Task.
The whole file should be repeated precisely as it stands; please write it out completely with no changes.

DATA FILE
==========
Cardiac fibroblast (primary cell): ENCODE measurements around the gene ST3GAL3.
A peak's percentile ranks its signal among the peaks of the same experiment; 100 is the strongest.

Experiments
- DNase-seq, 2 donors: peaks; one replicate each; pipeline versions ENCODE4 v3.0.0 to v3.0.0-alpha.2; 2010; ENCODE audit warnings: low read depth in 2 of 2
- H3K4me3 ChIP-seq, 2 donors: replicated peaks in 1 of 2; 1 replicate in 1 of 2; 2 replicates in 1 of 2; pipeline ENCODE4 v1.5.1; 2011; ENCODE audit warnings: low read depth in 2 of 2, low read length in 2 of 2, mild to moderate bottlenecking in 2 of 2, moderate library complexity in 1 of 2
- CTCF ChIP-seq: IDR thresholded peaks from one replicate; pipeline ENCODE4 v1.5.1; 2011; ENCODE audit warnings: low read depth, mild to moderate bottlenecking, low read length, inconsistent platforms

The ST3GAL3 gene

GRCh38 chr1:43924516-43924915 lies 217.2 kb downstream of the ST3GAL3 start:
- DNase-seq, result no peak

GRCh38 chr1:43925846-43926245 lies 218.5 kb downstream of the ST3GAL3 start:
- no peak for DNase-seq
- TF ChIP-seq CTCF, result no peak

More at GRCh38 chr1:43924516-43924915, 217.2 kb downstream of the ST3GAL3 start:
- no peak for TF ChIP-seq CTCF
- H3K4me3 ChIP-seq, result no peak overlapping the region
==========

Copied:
Cardiac fibroblast (primary cell): ENCODE measurements around the gene ST3GAL3.
A peak's percentile ranks its signal among the peaks of the same experiment; 100 is the strongest.

Experiments
- DNase-seq, 2 donors: peaks; one replicate each; pipeline versions ENCODE4 v3.0.0 to v3.0.0-alpha.2; 2010; ENCODE audit warnings: low read depth in 2 of 2
- H3K4me3 ChIP-seq, 2 donors: replicated peaks in 1 of 2; 1 replicate in 1 of 2; 2 replicates in 1 of 2; pipeline ENCODE4 v1.5.1; 2011; ENCODE audit warnings: low read depth in 2 of 2, low read length in 2 of 2, mild to moderate bottlenecking in 2 of 2, moderate library complexity in 1 of 2
- CTCF ChIP-seq: IDR thresholded peaks from one replicate; pipeline ENCODE4 v1.5.1; 2011; ENCODE audit warnings: low read depth, mild to moderate bottlenecking, low read length, inconsistent platforms

The ST3GAL3 gene

GRCh38 chr1:43924516-43924915 lies 217.2 kb downstream of the ST3GAL3 start:
- DNase-seq, result no peak

GRCh38 chr1:43925846-43926245 lies 218.5 kb downstream of the ST3GAL3 start:
- no peak for DNase-seq
- TF ChIP-seq CTCF, result no peak

More at GRCh38 chr1:43924516-43924915, 217.2 kb downstream of the ST3GAL3 start:
- no peak for TF ChIP-seq CTCF
- H3K4me3 ChIP-seq, result no peak overlapping the region